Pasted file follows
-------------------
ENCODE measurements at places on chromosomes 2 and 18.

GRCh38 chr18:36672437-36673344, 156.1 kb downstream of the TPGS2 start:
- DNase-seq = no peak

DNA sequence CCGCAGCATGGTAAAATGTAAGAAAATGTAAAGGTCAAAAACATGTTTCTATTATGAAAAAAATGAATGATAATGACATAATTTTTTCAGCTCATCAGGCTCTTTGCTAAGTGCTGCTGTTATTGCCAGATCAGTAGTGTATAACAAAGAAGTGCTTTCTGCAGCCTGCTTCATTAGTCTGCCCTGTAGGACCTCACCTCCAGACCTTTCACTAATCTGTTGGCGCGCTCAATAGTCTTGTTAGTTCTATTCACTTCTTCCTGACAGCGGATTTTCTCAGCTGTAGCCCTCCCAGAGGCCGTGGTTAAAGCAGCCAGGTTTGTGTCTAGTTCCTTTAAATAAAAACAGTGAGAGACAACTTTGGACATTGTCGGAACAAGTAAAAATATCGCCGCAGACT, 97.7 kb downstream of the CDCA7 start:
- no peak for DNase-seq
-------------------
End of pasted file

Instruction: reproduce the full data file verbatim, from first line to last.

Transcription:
ENCODE measurements at places on chromosomes 2 and 18.

GRCh38 chr18:36672437-36673344, 156.1 kb downstream of the TPGS2 start:
- DNase-seq = no peak

DNA sequence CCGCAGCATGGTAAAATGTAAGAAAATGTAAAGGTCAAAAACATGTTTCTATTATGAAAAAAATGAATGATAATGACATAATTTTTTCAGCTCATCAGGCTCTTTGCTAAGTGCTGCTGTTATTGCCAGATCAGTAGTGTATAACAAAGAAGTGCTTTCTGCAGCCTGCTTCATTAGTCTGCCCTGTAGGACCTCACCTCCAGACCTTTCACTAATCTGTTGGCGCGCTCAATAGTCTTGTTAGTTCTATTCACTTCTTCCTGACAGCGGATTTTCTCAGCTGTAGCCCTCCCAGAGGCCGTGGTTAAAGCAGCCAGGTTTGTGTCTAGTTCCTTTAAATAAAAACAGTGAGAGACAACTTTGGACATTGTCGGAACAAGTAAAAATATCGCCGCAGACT, 97.7 kb downstream of the CDCA7 start:
- no peak for DNase-seq